The Council is also keen on promoting a greater sense of community, camaraderie and communal agency on campus. A potential way through which the ECRC plans to achieve this is by developing a robust feedback mechanism on campus, by acting as anonymised aggregators and de facto representatives of the early career researcher (ECR) community at various administrative committees, explains Simran. Such a feedback mechanism can potentially be availed by anyone ranging from graduate students, postdocs, junior research fellows and research interns, and can provide them with a sense of agency and empowerment for making their voices heard. This feedback mechanism also has the potential for identifying specific areas in which the faculty can benefit from mentorship, guidance or training sessions too.

The ECRC plans to organise various events and activities in the future, such as an annual convocation ceremony for commemorating all ECRs graduating from our campus every year. It also aims to collaborate more actively with the Academic Office for hosting career counselling events, and with the Campus Wellness Program for organizing interactive social events such as “nature walks, bird watching tours, competitions and other networking events”, explains Abrar.

When enquired about the kinds of challenges anticipated in terms of implementation and functioning of the ECRC, Prof. Ladher agreed that “having young researchers trying to change the minds of older people is going to be tough. But I'll be there to back them up. And all the other Deans are also fully on board with the idea of ECRC”.

The interviewed ECRC members also agreed that time was going to be a major limiting factor for the Council’s functioning. Further, they explained that despite trying to ensure adequate diversity and representation within the Council in terms of institutional affiliations, career phases, research roles, and year of joining, the composition of the current Council was mostly a reflection of interested people who volunteered to be a part of the Council.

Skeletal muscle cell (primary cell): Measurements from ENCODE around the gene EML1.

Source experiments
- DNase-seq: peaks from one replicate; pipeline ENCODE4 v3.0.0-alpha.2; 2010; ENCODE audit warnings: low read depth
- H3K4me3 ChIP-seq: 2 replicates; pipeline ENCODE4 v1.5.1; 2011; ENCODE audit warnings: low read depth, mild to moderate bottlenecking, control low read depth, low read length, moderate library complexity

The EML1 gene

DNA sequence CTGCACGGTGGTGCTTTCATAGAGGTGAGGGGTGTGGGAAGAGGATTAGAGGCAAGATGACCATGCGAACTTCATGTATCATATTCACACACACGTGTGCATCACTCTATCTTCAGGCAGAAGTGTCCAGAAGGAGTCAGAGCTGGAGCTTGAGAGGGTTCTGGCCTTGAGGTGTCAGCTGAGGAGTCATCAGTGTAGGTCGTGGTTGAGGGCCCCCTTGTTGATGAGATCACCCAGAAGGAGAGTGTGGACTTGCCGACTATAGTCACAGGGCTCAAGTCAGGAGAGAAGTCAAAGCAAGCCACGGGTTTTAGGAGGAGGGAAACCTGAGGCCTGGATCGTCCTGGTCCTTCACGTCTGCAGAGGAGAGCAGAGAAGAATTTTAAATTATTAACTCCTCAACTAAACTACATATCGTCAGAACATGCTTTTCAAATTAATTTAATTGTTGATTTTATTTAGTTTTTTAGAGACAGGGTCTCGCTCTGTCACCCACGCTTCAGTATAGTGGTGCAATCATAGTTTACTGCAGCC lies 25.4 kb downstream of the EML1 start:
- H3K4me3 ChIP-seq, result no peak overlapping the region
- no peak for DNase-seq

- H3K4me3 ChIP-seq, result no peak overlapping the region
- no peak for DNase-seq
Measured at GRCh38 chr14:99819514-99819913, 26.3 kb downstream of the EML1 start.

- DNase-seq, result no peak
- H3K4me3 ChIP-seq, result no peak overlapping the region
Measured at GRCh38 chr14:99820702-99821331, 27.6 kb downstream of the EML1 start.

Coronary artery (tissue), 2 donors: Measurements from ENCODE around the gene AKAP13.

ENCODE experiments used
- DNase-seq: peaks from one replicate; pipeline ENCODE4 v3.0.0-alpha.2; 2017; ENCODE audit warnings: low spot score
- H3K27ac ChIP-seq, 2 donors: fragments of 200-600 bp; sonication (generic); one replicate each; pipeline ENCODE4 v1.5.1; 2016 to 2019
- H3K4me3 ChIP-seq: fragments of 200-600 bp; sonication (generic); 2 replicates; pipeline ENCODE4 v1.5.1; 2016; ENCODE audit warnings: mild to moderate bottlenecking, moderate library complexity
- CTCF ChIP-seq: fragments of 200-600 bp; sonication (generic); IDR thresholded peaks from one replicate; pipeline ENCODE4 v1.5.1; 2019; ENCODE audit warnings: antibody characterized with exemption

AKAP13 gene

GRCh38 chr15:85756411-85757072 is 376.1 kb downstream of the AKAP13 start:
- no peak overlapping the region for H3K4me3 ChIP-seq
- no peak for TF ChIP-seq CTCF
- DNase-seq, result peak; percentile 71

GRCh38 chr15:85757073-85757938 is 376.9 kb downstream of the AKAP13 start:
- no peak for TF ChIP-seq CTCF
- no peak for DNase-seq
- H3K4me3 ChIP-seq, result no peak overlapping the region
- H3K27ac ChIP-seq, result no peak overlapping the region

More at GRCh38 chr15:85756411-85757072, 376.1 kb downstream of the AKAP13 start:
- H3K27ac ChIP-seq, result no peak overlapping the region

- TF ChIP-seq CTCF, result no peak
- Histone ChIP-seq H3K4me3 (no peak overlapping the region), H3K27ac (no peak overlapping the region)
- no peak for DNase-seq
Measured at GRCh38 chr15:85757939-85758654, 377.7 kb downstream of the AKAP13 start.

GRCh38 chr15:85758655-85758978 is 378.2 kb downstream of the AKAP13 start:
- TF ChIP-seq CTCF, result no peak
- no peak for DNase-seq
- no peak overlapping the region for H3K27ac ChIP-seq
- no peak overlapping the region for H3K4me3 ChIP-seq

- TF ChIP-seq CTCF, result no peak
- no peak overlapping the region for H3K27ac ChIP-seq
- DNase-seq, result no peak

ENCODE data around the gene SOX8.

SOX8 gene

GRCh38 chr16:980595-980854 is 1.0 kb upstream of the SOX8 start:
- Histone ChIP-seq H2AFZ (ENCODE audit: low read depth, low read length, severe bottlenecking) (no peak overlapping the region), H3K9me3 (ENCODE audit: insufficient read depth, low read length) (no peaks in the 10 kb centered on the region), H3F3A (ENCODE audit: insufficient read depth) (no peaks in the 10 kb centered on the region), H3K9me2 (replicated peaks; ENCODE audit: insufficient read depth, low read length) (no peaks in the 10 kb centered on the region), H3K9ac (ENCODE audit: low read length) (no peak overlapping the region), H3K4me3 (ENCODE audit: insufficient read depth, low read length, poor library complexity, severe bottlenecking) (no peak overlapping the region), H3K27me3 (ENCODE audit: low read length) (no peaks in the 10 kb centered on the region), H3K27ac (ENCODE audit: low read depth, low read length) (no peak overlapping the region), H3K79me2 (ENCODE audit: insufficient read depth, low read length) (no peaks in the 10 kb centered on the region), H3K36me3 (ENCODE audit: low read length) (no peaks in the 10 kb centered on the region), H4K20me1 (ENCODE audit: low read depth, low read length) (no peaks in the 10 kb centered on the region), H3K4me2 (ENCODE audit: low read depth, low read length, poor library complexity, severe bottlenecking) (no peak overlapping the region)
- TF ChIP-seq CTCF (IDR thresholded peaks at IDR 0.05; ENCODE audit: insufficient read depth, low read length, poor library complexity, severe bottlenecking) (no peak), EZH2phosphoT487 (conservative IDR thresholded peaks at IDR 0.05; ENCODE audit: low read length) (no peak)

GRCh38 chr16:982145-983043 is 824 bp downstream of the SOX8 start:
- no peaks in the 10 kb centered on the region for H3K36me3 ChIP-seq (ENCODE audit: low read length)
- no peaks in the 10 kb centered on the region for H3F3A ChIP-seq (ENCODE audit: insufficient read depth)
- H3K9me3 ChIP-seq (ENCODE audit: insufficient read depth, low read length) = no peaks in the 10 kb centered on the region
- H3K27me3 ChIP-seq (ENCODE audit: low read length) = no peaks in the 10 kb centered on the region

Abrar specifically highlighted that bringing members of C-CAMP into the ECRC’s fold required a slightly different approach than for NCBS and inStem. Simran further explained that “another big challenge for the first council as a group is to get to know each other better” as well as ensure that the current Council develops a more formalised election process for making the Council more representative in the subsequent years.

Speaking further on the functioning of the Council, Prof. Ladher revealed that they had consciously “let the ECRC kind of take control of the Council, and shape it however they want” without any kind of interference on their part and provided them with complete agency and power to raise their voices and concerns whenever needed.

Sharing about his expectations from the new ECRC, Prof. Mayor particularly hopes that the Council “will actually set in place traditions of social engagement on the campus and create structures that will be embedded here for perpetuity”. Prof. Ladher hopes that the Council enables students to proactively become “part of the solutions, rather than simply pointing out the problems”.

Abrar too hopes that the Council enables voices of the larger student community to be represented adequately within major decision-making processes on campus. Simran concurs and wishes that the Council helps “bridge that gap between admin, especially the higher level administration, and the rest of the campus”, such as the student, JRF and postdoc communities, as that’s the only way “the Council would have really served its purpose”.

Find out more about the ECRC at